- Tracking environmental DNA (eDNA) is fast becoming a popular method of monitoring aquatic biodiversity, but current methods are expensive and cumbersome.
- Filter-feeding sponges can act as natural sieves to collect and concentrate eDNA from seawater.
- Using sponge samples collected from the Antarctic and the Mediterranean Sea, researchers identified 31 organisms, including fish, penguins, and seals, clearly separated by location.
- Although the method is still a proof of concept, it may lead to the development of simpler, less expensive technologies for aquatic eDNA collection.
Feeding aquatic sponges could provide biologists with unexpected underwater data collection assistance. Sponges (phylum Porifera) are immobile aquatic animals that eat by filtering out food particles from the water around them. During this process, a research team has discovered, the sponges also trap DNA shed by other animals in the area.
According to a new study, analyzing this DNA can reveal the variety of creatures that share the space with the sponges. Incorporating sponges’ natural filtering process may prove to be a simple and efficient method of monitoring the aquatic animals present in an area.
Scientists monitor aquatic life to help assess the health of ecosystems and develop suitable conservation strategies. One monitoring method that has recently become popular is sampling and analyzing the environment for the presence of animal rather than looking for the organisms themselves.
All animals leave behind bits of themselves, including dead skin, hair, scales, and feces, collectively called environmental DNA, or eDNA. This DNA can be then be rapidly analyzed and sequenced to identify the organism. Researchers have applied eDNA analysis to many applications, including combating wildlife trafficking, early detection of the fatal fungal pathogen killing frogs worldwide, and surveying coral populations.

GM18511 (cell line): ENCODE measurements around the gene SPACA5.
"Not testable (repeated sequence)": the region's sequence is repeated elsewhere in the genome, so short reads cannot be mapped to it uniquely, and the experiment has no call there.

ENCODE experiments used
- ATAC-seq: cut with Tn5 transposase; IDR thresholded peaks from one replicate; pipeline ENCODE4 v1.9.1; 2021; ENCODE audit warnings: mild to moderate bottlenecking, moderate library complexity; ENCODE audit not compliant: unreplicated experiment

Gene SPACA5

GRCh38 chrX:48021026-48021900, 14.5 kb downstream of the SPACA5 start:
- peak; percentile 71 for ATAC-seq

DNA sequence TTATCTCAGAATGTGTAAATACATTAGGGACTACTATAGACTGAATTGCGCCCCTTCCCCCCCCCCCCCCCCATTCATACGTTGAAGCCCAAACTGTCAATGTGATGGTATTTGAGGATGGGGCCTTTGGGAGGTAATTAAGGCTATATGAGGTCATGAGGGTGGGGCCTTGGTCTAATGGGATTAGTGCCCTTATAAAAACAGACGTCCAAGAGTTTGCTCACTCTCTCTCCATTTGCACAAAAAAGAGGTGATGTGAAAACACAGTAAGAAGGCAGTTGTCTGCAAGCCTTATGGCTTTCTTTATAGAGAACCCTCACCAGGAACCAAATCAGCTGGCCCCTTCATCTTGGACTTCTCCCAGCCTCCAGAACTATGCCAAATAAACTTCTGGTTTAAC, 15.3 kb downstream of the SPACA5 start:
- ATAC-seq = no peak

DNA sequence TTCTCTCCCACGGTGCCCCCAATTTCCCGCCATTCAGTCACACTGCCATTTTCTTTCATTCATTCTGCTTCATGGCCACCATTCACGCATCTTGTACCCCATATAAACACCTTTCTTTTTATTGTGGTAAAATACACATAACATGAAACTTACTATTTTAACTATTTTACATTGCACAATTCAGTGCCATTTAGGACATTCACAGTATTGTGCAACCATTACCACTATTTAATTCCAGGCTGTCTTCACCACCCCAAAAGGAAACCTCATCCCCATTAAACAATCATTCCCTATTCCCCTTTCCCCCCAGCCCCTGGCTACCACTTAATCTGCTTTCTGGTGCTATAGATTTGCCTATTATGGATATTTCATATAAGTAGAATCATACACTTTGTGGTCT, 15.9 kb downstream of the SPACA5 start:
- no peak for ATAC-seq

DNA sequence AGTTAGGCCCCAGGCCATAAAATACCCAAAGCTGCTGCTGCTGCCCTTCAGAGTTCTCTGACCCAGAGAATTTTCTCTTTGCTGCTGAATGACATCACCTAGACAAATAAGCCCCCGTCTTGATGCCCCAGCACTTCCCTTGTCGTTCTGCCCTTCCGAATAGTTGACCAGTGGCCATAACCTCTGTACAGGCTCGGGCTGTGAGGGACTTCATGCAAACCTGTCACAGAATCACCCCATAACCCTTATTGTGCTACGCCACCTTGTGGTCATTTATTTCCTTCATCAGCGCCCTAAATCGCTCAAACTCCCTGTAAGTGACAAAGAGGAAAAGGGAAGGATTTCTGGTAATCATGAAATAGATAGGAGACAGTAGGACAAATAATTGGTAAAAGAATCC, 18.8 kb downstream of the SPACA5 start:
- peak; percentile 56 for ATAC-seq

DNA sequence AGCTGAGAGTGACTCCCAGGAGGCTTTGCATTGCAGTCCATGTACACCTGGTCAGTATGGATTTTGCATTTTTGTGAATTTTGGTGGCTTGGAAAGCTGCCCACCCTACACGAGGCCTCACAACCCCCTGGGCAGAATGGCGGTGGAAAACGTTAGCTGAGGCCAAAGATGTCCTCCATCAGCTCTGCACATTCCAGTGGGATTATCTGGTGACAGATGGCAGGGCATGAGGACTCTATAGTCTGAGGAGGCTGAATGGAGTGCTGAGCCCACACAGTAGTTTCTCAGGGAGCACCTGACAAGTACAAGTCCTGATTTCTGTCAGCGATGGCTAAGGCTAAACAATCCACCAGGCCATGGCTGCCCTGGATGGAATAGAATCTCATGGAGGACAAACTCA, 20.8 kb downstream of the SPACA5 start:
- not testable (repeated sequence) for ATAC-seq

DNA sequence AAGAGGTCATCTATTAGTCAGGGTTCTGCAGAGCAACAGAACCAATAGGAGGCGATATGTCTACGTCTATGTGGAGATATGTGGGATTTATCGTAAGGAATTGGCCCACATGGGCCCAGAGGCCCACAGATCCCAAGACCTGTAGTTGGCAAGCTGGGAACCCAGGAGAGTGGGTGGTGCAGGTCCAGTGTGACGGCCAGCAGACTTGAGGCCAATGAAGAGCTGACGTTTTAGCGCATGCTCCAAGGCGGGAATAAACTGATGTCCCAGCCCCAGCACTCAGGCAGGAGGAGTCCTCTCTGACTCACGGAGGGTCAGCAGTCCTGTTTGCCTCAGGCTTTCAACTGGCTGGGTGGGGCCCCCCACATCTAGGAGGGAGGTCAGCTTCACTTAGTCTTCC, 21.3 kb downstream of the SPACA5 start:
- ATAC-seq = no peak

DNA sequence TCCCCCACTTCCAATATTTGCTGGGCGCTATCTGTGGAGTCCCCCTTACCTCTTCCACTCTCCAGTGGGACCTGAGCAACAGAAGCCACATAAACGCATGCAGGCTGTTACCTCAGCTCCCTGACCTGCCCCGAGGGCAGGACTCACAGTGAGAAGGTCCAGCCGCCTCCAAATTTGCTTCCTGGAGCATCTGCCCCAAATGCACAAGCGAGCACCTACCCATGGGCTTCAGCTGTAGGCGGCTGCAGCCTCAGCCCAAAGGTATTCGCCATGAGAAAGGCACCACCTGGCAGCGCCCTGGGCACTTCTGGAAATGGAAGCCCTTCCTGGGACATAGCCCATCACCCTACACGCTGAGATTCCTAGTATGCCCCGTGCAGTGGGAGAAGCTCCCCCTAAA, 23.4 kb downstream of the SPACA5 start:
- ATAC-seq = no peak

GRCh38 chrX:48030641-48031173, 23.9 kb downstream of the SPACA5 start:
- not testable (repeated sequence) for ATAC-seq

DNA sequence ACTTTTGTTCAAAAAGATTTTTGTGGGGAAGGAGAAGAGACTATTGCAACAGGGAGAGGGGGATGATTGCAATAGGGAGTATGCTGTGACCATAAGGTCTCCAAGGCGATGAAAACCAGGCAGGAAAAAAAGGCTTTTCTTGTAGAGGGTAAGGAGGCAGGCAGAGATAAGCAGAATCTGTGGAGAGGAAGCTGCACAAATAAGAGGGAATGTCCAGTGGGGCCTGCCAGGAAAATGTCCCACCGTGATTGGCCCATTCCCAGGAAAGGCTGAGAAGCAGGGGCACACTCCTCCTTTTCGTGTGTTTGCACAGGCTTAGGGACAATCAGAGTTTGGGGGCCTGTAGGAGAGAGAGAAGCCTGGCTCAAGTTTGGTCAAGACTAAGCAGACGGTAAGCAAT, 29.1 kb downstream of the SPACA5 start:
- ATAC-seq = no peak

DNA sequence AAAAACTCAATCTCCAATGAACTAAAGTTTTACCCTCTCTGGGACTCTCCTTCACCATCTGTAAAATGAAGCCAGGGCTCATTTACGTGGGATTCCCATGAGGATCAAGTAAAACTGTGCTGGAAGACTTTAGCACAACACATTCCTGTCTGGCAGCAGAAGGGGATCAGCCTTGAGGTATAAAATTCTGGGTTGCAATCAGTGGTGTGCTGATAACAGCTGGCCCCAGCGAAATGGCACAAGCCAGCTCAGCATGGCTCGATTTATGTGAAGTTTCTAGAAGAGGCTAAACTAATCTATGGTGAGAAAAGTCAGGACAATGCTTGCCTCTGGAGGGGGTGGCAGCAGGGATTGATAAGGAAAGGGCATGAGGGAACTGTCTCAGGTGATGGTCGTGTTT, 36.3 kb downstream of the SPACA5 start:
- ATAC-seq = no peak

To track aquatic organisms, researchers sample eDNA either from sediments or from the water column. Traditionally, they collect samples during underwater surveys by robots or human divers. However, the equipment needed for the surveys is usually expensive, the process tedious, and sample collection may inadvertently disturb habitats, especially in fragile ecosystems. In addition, they require collecting and filtering large quantities of water to obtain sufficient DNA, creating more issues like storing the water and preventing contamination.
Sponging up eDNA
A team of scientists led by Stefano Mariani, a marine ecologist at the University of Salford in the UK, figured out an easier way to assess the aquatic community using sponges.
“Sponges are the ultimate natural filters,” Mariani told Mongabay. “No other type of organism is able to filter so much water in such a non-selective way.” Sponges can filter up to about 10,000 liters (about 2,640 gallons) of water in a day, roughly 1,000 times more than other techniques used today. Hence, the team hypothesized that by isolating DNA from sponge samples and sequencing them, they should be able to determine which organisms roamed near those sponges.
The researchers used five sponge samples from the Antarctic seas and four samples from the Mediterranean Sea, collected for other purposes, to extract DNA. They subjected the DNA to a process called metabarcoding, which can separate out DNA belonging to different species from the DNA “soup” extracted from the sponges. Through rapid sequencing of these discrete groups of DNA can lead to the identification of particular species.